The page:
Small Business Susan

Ripping out the software

New laptop for a guy in the office….and look at all the stuff I’m pulling off…..



That HP help center/Yahoo search is now gone, along with the Vonage and the Norton antivirus.  In it’s place are the native search and NOD32 a/v for Vista that I’ve found to be responsive but not too “chatty” and has a very good footprint and works very well on Vista.


This is an HP Pavilion with 2 gigs of ram, running an AMD Turion 64×2 mobile technology running Vista Home Premium.




10 comments ↓

  • #   Art on 07.28.07 at 8:02 pm     

    Here’s an idea that would save a lot of time …

    Forgo Vista. Download Ubuntu. Install Compiz or Beryl (for all the eye candy).

    No bloatware. No spyware. No problems.

    Either that, or return the HP. Get a Mac. No bloatware. No spyware. No viruses (yet). And…no problems.


  • #   yoda on 07.28.07 at 8:12 pm     

    …and not be able to run software we need and voiding the warranty and looking for drivers and needing to get up to speed on how to support/control/patch/manage Ubuntu.

    One trades one set of problems for another.


  • #   FostWare on 07.28.07 at 11:33 pm     

    http://www.pcdecrapifirer.com

    Easily remove these kind of things… works on most of the shovelware on Dell, HP, etc…

    And for a small donation, you can batch it so you can automate it from a USB key


  • #   Tim Barrett on 07.29.07 at 10:37 pm     

    The pricing is definitely better on the AMD proc, but the Intel Core 2 smokes it from a performance standpoint (albeit at a higher cost).

    At any rate, when choosing custom configured PCs from HP, it shure would be nice if they had a checkbox for ‘no crapware’.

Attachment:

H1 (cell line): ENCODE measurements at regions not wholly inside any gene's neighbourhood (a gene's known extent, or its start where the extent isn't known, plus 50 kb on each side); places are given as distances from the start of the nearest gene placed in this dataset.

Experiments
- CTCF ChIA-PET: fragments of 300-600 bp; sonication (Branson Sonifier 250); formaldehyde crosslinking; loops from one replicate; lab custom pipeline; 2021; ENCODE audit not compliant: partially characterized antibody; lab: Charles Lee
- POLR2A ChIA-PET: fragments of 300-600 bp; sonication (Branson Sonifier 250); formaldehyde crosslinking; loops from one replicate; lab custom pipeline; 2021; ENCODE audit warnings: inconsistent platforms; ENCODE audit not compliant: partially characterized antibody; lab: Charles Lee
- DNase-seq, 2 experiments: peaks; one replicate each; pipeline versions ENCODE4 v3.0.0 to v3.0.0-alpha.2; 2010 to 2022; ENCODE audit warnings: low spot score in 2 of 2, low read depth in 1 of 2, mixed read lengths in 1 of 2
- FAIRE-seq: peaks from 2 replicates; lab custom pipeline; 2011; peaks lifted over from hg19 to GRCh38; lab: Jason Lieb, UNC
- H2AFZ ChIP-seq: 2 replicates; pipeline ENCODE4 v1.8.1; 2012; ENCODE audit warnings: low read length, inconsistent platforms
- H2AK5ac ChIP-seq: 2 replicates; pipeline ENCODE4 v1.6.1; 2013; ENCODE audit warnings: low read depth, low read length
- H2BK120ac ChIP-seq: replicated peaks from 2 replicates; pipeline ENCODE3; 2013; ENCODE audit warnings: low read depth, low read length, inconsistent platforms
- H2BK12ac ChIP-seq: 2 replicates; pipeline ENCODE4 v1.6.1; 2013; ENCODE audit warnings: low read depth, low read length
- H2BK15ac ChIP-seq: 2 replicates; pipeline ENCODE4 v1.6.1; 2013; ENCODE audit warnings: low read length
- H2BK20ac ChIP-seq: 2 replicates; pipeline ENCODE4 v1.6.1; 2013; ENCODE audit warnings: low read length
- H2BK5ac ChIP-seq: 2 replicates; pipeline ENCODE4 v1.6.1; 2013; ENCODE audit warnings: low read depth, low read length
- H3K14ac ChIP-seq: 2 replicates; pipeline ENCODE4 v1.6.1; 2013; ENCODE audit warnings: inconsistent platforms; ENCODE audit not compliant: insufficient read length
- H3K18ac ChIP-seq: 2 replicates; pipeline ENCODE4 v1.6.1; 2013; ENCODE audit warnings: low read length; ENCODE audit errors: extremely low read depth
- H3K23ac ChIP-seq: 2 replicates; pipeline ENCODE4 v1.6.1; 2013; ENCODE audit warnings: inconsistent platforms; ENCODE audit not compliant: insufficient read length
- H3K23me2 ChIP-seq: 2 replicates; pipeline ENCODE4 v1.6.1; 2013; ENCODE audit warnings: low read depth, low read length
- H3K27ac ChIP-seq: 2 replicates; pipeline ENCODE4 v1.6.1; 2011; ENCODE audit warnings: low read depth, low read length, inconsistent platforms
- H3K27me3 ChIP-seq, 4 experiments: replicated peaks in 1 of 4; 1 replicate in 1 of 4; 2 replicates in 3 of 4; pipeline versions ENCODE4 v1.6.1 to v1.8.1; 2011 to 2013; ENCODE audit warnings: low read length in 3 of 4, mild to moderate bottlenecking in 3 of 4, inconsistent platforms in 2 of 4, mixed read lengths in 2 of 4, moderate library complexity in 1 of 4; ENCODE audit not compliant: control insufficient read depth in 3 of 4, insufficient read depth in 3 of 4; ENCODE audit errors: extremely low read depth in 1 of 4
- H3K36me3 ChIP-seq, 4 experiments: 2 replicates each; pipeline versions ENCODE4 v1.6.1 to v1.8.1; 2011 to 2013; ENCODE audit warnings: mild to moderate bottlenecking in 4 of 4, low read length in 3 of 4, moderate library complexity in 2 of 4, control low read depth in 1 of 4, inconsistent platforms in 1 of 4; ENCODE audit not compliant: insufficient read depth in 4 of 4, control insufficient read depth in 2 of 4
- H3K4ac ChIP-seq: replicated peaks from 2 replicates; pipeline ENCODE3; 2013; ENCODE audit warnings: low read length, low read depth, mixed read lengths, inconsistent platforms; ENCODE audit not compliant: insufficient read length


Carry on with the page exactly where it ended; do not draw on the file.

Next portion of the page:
BTW – nice tip FostWare. Thanks!


  • #   Orman on 07.31.07 at 5:03 pm     

    The HP desktop I bought earlier this year was also full of crapwar. Worse, some of the apparent 3rd party crapware was necessary to be able to use the machine properly – in particular, the Windows software for creating backups to DVD would not function – you had to use MyDVD plus. Worst of all, some necessary stuff like IE6 would die about half the time (I know; my browser of preference is Firefox, much more stable, many free tools – but you still have to have IE to get Microsoft updates) so I immediately had to upgrade to IE7.

    For years, I never bought anything except HP. But after this – and having an expensive HP all-in-one printer die after 2 years – I will never buy anything from HP again.


  • #   Lloyd on 07.31.07 at 6:15 pm     

    What a disappointment. I switched to HP after getting poor quality from Dell. Then I find a load of crapware, my hard drive partitioned with HP crap and HP unwilling to honor their price protection policy.

    It’s a shame to see a company’s reputation so callously destroyed by marketing and finance wienies.


  • #   J-Mac on 07.31.07 at 10:07 pm     

    Orman:

    All Windows boxes require a 3rd party application to run the optical drives. Even when you just copy something to a CD via Windows Explorer, there is actually a different burning software doing the work behind the scenes. However if you install another burning program – Roxio or Nero, for example – it will usually take over that Windows function.

    J-Mac


  • #   J-Mac on 07.31.07 at 10:09 pm     

    Orman — J-Mac again. I should mention that I was referring only to XP machines, as I have not yet tried running a Vista box.

    J-Mac


  • #   Chris Knieriem on 08.02.07 at 5:49 pm     

    You should not buy Pavillion models for business use anyway. They are not business machines and their warranty stinks because you have to send them back for repair. Local HP Dealers cannot repair them. Try the Compaq NX series. These are business machines and can be repaired locally.


  • #   Damian on 08.04.07 at 5:11 am     

    It doesn’t matter who you buy your laptop or pc from, (brands, not whitebox) and they all come with crapware. As a rule of thumb, I generally wipe and reformat the drives and reinstall windows as soon as I buy the the thing. I regard the time spent doing this as just an extra cost of purchase. This cost counts even if you install some other OS.